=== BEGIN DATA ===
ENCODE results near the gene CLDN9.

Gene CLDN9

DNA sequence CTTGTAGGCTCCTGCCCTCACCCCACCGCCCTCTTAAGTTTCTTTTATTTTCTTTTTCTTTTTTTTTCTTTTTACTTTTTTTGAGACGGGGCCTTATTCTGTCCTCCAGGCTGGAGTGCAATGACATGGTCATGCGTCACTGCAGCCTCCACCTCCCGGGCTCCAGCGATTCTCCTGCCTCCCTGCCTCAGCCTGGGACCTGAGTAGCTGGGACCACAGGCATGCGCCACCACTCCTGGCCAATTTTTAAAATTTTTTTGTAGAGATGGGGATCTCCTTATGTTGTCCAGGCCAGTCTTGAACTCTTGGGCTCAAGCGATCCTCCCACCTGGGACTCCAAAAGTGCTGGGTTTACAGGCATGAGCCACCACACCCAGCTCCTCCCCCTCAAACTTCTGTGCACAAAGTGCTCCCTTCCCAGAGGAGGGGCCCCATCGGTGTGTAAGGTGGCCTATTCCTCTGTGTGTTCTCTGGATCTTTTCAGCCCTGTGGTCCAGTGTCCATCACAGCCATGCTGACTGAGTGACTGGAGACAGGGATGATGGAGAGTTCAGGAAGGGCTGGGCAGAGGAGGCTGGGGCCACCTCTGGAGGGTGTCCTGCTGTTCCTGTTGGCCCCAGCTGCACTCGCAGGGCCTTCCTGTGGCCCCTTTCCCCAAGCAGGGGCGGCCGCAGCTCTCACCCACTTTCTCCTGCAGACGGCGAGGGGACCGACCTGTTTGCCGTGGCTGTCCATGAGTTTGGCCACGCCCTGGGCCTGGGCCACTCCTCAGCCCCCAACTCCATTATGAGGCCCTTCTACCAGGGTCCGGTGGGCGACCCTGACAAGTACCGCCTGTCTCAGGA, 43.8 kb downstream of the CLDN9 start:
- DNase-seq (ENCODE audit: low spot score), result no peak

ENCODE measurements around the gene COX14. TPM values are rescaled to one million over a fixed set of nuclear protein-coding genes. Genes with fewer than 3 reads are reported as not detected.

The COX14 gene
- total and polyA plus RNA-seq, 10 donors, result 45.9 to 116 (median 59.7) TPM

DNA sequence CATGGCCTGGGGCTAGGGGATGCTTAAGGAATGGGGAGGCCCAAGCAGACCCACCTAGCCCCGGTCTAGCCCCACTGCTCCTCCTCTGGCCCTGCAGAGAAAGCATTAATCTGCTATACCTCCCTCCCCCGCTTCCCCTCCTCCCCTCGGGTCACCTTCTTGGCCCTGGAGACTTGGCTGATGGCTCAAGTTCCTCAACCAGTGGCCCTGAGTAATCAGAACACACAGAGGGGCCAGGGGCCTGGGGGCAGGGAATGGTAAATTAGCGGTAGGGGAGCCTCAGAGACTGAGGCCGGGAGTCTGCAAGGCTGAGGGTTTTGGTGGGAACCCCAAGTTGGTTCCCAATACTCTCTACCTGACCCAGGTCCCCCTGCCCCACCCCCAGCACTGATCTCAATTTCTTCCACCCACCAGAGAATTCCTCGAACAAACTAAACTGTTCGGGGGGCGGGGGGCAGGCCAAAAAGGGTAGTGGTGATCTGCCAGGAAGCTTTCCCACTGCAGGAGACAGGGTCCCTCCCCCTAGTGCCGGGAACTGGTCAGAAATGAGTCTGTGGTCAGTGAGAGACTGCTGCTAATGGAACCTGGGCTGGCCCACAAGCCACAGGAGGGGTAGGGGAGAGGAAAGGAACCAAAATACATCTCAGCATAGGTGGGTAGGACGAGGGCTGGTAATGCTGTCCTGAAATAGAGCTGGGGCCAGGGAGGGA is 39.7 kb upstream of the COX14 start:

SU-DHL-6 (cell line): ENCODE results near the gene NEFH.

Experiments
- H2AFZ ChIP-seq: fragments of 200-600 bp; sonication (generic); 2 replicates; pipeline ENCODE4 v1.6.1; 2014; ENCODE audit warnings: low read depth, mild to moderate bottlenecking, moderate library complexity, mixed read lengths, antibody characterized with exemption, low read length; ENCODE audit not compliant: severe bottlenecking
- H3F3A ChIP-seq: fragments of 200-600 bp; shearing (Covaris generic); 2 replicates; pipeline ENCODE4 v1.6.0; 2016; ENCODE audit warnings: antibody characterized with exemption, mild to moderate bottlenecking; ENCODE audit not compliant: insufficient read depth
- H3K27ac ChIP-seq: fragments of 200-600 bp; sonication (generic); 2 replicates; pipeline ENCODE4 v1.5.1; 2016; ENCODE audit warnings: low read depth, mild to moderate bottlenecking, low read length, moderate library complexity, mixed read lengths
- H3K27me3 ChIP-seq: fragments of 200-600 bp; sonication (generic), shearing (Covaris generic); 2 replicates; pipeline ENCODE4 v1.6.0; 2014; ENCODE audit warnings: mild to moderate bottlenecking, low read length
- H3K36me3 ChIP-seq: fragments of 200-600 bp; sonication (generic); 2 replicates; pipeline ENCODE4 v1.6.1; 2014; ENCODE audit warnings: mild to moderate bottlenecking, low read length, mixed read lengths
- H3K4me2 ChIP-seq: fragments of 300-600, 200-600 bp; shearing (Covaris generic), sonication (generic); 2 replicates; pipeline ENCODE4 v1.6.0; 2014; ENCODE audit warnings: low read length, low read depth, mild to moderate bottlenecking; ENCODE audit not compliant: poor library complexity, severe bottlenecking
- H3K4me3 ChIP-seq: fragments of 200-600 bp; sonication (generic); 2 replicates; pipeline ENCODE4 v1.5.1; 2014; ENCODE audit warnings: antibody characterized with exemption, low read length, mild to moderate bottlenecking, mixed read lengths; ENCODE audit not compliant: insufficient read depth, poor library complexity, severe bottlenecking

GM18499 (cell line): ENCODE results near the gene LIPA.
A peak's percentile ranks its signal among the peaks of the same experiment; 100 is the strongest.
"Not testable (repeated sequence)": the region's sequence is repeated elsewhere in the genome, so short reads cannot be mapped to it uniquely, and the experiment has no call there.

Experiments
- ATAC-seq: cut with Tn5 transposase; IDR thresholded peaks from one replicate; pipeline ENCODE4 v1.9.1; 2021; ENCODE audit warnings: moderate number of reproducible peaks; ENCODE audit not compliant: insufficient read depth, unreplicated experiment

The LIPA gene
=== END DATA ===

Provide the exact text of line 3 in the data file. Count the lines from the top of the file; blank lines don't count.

DNA sequence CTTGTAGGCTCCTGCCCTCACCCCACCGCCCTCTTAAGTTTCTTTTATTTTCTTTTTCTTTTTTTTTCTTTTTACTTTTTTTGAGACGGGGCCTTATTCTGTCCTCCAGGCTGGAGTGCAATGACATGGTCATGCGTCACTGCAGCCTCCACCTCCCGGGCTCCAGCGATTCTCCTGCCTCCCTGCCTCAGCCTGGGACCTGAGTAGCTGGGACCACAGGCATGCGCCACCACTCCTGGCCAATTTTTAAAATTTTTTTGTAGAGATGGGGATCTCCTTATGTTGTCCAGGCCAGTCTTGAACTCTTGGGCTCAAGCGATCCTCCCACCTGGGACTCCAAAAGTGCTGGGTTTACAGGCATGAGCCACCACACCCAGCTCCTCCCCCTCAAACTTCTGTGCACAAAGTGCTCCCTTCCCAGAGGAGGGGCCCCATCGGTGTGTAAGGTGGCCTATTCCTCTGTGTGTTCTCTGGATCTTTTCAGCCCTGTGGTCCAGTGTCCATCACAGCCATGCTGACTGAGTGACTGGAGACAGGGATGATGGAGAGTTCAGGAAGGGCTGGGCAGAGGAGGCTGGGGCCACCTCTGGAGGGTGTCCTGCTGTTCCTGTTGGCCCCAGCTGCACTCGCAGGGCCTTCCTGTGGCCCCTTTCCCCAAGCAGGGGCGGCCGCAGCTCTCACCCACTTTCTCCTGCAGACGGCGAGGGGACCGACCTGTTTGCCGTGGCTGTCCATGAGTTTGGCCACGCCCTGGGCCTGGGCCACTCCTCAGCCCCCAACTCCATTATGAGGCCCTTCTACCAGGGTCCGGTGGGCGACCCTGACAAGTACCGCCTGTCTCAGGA, 43.8 kb downstream of the CLDN9 start: